Endless expanses, extensive forests, crystal clear lakes and icy cold winters. Bears, beavers, bison and elk. Maple syrup, poutine and fast food. Parliamentary monarchy, mounties and multiculturalism. Like every country in the world, Canada is associated with certain ideas and clichés. Anyone planning to spend some time in Canada while studying abroad should also prepare for it culturally. Anyone who has dealt with the cultural differences between home and host country before starting their studies can avoid a possible culture shock.

For a long time Canada, especially in cultural terms, was only perceived as the little brother of the USA. There is nothing worse for Canadians than being constantly compared to their southern neighbors. For historical reasons alone, there are at least as many, if not more, cultural similarities with Europe. In addition, one should not forget that Canada is an independent state with its very own turbulent history and its very own culture. Canadians are proud of their country and their culture, especially their health and education systems. Diversity, tolerance and social responsibility are very important.

Determining and describing the culture of a nation is generally not easy, but capturing the culture of Canada is particularly difficult. This is not only because Canada is a classic immigration country and also a relatively young nation. In Canada, multiculturalism is a political and social reality and diversity is encouraged. Such a “mosaic” of many different cultures naturally makes it particularly difficult to identify a “typically Canadian” culture. A look at the origins of Canadian culture will certainly help to fathom the cultural characteristics of Canada.

Origins of Canadian Culture

The reason why Canadian culture and society is so differentiated and extremely diverse lies in the origins and political and social developments of the country. Fundamental cultural influences are France, Great Britain, the culture of the First Nations and Inuit, the cultural elements of immigrants of various ethnic origins, and pop culture from the United States.

Ultimately, the British emerged victorious from the colonial wars between France and Great Britain in Canada. So Canada remains one of the Commonwealth and Queen Elizabeth’s official head of state. The province of Québec emerged from the former New France. To avoid further conflict, the British Parliament granted the French Canadians French civil law, the freedom to practice their religion and French as the official language. Nonetheless, the following decades were also marked by a culture war between Francophone and Anglophone Canadians. To this day, this has caused tensions in the country.

Contrary to expectations, Francophone Canadians have not become part of the mainstream Anglophone majority over the years. Instead, they pushed for more independence, especially in the areas of education and culture. The desire of some separatists in Québec to split off completely from the rest of the country culminated in the “Silent Revolution” in the 1960s, and Canada has been an officially bilingual country since 1969.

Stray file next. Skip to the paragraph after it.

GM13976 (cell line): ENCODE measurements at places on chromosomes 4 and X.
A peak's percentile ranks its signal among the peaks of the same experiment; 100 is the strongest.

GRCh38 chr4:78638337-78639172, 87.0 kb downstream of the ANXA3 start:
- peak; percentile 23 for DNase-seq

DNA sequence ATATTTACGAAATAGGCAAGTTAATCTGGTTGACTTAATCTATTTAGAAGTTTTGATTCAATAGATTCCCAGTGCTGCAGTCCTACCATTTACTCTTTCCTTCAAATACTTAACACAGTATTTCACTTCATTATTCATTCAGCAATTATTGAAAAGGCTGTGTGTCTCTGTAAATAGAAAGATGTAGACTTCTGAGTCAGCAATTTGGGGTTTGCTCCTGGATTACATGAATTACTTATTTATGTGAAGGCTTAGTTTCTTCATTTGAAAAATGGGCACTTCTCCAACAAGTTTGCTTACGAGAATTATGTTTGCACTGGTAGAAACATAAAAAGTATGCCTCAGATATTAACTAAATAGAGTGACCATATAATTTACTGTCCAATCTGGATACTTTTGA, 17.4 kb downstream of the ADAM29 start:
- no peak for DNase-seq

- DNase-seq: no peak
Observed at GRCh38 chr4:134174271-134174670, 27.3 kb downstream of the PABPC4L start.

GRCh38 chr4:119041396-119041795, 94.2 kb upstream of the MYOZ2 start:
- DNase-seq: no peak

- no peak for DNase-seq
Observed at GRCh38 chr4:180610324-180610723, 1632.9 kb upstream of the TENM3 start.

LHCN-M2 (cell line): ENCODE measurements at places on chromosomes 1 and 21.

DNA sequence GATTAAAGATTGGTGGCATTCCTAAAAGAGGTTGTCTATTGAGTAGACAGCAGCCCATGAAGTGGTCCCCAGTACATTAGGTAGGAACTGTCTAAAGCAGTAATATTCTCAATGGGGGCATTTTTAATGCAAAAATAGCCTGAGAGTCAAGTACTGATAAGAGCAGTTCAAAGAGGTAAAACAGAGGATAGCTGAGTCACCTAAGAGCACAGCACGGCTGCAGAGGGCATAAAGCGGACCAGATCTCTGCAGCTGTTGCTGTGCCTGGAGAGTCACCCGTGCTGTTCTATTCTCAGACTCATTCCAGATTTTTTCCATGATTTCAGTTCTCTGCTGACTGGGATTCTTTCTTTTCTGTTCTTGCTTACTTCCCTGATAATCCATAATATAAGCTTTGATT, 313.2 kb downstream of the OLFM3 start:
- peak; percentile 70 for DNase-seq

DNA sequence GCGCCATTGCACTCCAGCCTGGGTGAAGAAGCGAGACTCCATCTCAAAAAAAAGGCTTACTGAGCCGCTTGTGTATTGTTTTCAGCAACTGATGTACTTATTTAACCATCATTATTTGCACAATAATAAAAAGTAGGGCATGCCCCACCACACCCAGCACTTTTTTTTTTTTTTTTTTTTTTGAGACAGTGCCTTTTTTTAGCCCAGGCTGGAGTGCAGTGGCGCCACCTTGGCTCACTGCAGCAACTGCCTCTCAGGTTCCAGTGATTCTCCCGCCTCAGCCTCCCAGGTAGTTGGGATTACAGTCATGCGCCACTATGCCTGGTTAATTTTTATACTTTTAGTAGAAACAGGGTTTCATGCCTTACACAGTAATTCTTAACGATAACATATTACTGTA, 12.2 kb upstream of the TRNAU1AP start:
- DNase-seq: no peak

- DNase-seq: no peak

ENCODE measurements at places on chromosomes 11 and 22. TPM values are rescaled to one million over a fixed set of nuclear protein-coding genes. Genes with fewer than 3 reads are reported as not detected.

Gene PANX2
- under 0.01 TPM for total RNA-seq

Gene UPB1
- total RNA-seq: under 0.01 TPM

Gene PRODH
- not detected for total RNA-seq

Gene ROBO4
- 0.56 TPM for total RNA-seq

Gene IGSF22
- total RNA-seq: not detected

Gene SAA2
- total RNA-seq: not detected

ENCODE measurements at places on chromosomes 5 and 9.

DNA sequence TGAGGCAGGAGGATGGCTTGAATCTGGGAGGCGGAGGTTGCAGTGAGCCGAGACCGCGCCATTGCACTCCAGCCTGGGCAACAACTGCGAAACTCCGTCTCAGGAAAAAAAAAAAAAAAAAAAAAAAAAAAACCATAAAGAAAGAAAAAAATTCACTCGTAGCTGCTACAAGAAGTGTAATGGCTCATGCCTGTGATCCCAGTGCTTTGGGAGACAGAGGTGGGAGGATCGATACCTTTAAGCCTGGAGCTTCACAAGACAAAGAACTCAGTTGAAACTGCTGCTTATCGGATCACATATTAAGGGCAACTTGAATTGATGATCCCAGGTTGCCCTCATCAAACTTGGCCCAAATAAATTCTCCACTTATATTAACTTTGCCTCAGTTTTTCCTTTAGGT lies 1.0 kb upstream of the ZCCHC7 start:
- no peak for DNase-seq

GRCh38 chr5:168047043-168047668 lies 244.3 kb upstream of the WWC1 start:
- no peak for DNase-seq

There are now over 200 ethnic groups in Canada and over 100 different languages are spoken. In general, the Canadian population is made up of four main groups in order of immigration to the country:

  • The indigenous people: First Nations, Inuit and Métis (the descendants of French and Scottish fur traders who formed relationships with First Nation women). They make up around 3.8% of the total population. Nunavut is the first Canadian territory with a predominantly indigenous population.
  • The Anglo and French Canadians, the descendants of the pioneers, conquerors and settlers of the founding nations of France and England.
  • The later immigrated European minorities from countries such as Germany, Italy, Ireland, the Netherlands, Hungary, the Ukraine or Poland.
  • The so-called “ visible minorities ” who have only come to Canada since the 1970s. The Canadian government defines “visible minority” as people who are neither indigenous nor “Caucasian” (ie of European origin) and who are not fair-skinned. The term is primarily used as a demographic category by Statistics Canada.

Canada is therefore an amalgam from many cultures – starting with the indigenous people. The country’s laws and political structure are based on values “imported” by settlers from Great Britain, France, Germany, Italy, the United States and Scandinavia. A new perspective comes from immigrants from India, the Philippines and China.

The Aboriginal culture has left a lasting impact on the national culture. Countless indigenous words, inventions, concepts and games have found their way into the language and culture of Canada. Many places are names of indigenous origin. The name “Canada” itself comes from the Laurentian (Iroquois language family) and means village or settlement. The name of the capital of Canada, Ottawa, comes from the Algonquin language and means “to trade”. Even if the First Nations had a formative influence on today’s Canadian culture, it must not be forgotten that the indigenous people of Canada were also oppressed for a long time. Even today they are still dissatisfied with their situation and position within Canada, a major country in North America listed on healthvv.

Cultural Characteristics in Canada Part 1

Cultural Characteristics in Canada Part 1
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